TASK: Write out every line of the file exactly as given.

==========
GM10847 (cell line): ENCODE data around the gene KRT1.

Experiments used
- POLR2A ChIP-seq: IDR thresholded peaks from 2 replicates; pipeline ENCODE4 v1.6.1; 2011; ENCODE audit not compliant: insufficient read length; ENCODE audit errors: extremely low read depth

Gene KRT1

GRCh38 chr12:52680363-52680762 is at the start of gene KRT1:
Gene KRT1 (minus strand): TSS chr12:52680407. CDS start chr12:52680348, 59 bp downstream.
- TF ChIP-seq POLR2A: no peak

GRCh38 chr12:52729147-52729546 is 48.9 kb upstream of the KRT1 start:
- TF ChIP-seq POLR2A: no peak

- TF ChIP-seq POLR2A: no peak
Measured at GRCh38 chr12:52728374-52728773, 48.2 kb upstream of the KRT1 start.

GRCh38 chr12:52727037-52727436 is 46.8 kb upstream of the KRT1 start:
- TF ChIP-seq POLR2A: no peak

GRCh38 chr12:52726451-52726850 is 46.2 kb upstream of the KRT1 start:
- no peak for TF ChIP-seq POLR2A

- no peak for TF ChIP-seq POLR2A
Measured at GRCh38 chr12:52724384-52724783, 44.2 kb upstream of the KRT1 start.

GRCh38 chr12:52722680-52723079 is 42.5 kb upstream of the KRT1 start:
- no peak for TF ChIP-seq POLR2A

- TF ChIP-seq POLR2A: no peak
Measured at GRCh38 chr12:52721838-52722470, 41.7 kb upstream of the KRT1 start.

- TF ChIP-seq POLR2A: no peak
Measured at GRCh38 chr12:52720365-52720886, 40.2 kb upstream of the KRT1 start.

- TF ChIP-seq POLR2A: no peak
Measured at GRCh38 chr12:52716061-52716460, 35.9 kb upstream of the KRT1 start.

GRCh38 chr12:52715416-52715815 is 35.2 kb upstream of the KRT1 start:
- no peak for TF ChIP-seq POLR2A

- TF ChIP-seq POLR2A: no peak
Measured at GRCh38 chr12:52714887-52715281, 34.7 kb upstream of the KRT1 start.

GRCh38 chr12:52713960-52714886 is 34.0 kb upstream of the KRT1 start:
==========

GM10847 (cell line): ENCODE data around the gene KRT1.

Experiments used
- POLR2A ChIP-seq: IDR thresholded peaks from 2 replicates; pipeline ENCODE4 v1.6.1; 2011; ENCODE audit not compliant: insufficient read length; ENCODE audit errors: extremely low read depth

Gene KRT1

GRCh38 chr12:52680363-52680762 is at the start of gene KRT1:
Gene KRT1 (minus strand): TSS chr12:52680407. CDS start chr12:52680348, 59 bp downstream.
- TF ChIP-seq POLR2A: no peak

GRCh38 chr12:52729147-52729546 is 48.9 kb upstream of the KRT1 start:
- TF ChIP-seq POLR2A: no peak

- TF ChIP-seq POLR2A: no peak
Measured at GRCh38 chr12:52728374-52728773, 48.2 kb upstream of the KRT1 start.

GRCh38 chr12:52727037-52727436 is 46.8 kb upstream of the KRT1 start:
- TF ChIP-seq POLR2A: no peak

GRCh38 chr12:52726451-52726850 is 46.2 kb upstream of the KRT1 start:
- no peak for TF ChIP-seq POLR2A

- no peak for TF ChIP-seq POLR2A
Measured at GRCh38 chr12:52724384-52724783, 44.2 kb upstream of the KRT1 start.

GRCh38 chr12:52722680-52723079 is 42.5 kb upstream of the KRT1 start:
- no peak for TF ChIP-seq POLR2A

- TF ChIP-seq POLR2A: no peak
Measured at GRCh38 chr12:52721838-52722470, 41.7 kb upstream of the KRT1 start.

- TF ChIP-seq POLR2A: no peak
Measured at GRCh38 chr12:52720365-52720886, 40.2 kb upstream of the KRT1 start.

- TF ChIP-seq POLR2A: no peak
Measured at GRCh38 chr12:52716061-52716460, 35.9 kb upstream of the KRT1 start.

GRCh38 chr12:52715416-52715815 is 35.2 kb upstream of the KRT1 start:
- no peak for TF ChIP-seq POLR2A

- TF ChIP-seq POLR2A: no peak
Measured at GRCh38 chr12:52714887-52715281, 34.7 kb upstream of the KRT1 start.

GRCh38 chr12:52713960-52714886 is 34.0 kb upstream of the KRT1 start: